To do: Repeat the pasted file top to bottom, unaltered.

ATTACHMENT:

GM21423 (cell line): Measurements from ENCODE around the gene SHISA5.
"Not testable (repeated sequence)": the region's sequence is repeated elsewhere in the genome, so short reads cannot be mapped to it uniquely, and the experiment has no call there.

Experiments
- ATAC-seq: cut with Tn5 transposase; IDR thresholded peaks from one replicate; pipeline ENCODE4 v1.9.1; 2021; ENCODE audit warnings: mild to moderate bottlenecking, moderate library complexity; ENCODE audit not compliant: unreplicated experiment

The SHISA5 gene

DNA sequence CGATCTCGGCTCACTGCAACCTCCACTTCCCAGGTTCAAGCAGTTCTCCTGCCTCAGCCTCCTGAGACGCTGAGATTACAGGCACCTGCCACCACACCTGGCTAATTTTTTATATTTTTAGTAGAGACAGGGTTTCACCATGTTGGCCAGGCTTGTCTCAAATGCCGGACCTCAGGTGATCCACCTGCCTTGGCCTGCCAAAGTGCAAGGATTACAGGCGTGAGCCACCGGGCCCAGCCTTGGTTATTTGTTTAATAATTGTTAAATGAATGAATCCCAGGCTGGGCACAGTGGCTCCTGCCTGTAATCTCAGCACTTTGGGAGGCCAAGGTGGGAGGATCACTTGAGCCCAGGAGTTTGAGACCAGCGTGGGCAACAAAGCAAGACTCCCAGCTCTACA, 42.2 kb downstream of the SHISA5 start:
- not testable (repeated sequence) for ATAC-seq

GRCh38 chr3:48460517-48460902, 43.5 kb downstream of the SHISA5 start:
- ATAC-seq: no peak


GM21423 (cell line): Measurements from ENCODE around the gene SHISA5.
"Not testable (repeated sequence)": the region's sequence is repeated elsewhere in the genome, so short reads cannot be mapped to it uniquely, and the experiment has no call there.

Experiments
- ATAC-seq: cut with Tn5 transposase; IDR thresholded peaks from one replicate; pipeline ENCODE4 v1.9.1; 2021; ENCODE audit warnings: mild to moderate bottlenecking, moderate library complexity; ENCODE audit not compliant: unreplicated experiment

The SHISA5 gene

DNA sequence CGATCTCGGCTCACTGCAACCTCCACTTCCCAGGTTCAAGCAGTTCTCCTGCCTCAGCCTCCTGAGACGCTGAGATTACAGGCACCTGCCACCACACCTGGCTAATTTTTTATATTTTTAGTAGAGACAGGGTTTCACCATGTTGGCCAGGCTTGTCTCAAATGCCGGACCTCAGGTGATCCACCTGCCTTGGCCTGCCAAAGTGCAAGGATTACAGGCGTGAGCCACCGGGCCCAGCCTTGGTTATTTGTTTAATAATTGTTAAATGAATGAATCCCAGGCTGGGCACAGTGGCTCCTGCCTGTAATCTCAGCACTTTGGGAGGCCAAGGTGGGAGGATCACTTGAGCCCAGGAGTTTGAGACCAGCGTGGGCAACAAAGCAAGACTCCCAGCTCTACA, 42.2 kb downstream of the SHISA5 start:
- not testable (repeated sequence) for ATAC-seq

GRCh38 chr3:48460517-48460902, 43.5 kb downstream of the SHISA5 start:
- ATAC-seq: no peak